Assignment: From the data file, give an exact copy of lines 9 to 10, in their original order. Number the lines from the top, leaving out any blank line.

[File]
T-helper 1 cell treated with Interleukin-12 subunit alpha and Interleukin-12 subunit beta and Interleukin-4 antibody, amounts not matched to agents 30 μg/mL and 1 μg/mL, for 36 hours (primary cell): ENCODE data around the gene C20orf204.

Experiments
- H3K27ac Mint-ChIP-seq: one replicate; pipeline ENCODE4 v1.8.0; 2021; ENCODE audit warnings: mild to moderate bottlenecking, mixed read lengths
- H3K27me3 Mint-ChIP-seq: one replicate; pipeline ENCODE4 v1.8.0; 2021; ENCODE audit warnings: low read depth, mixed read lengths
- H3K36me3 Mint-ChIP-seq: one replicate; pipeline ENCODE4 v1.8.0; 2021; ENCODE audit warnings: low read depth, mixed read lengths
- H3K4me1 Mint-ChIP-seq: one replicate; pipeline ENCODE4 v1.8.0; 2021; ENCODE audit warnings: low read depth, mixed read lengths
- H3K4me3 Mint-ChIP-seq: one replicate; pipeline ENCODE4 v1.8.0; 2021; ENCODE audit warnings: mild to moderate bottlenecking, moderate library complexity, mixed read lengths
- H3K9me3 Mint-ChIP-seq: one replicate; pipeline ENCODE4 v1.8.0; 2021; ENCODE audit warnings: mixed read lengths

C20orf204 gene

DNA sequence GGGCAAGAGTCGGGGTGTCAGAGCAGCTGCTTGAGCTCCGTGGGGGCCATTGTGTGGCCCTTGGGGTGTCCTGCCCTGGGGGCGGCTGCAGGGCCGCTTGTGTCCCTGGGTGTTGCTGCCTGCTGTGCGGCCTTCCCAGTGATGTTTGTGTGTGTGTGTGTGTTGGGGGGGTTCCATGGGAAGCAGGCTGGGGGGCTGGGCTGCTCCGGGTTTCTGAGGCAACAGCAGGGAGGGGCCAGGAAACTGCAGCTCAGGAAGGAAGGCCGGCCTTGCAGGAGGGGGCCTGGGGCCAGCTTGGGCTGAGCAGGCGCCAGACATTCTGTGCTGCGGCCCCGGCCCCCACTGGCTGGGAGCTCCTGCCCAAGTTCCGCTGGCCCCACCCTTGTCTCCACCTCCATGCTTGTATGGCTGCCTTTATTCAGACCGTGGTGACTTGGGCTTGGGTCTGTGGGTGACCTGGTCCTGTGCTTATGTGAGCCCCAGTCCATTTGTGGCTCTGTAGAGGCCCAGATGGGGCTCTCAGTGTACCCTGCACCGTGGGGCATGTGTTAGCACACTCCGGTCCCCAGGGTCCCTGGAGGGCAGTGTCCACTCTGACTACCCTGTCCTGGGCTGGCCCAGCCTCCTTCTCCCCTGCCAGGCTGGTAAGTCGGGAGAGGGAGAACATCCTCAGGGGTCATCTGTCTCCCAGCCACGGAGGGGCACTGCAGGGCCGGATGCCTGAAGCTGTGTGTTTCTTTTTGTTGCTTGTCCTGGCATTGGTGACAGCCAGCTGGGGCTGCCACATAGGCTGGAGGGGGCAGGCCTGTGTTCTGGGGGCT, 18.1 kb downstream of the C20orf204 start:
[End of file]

C20orf204 gene

DNA sequence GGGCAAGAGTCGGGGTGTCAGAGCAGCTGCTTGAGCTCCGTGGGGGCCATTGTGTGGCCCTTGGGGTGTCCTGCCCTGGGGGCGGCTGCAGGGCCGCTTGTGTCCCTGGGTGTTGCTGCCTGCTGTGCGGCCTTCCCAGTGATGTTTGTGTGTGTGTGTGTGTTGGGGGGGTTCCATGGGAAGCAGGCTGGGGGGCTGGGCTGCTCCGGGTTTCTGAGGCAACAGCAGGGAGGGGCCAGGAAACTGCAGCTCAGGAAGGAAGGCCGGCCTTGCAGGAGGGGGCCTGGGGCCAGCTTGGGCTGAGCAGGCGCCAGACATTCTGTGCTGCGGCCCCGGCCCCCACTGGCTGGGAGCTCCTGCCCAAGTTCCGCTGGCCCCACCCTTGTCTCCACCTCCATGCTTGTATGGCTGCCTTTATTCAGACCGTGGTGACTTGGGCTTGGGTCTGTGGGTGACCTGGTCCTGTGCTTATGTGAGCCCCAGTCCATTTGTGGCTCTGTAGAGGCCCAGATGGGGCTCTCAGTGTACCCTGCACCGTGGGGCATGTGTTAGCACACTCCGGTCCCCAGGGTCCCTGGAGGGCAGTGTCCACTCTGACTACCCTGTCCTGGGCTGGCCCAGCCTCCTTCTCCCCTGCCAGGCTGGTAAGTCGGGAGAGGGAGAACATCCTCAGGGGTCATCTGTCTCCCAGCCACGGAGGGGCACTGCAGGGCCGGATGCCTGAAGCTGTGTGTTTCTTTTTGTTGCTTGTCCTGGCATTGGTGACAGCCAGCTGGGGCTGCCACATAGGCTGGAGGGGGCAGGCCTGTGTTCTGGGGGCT, 18.1 kb downstream of the C20orf204 start: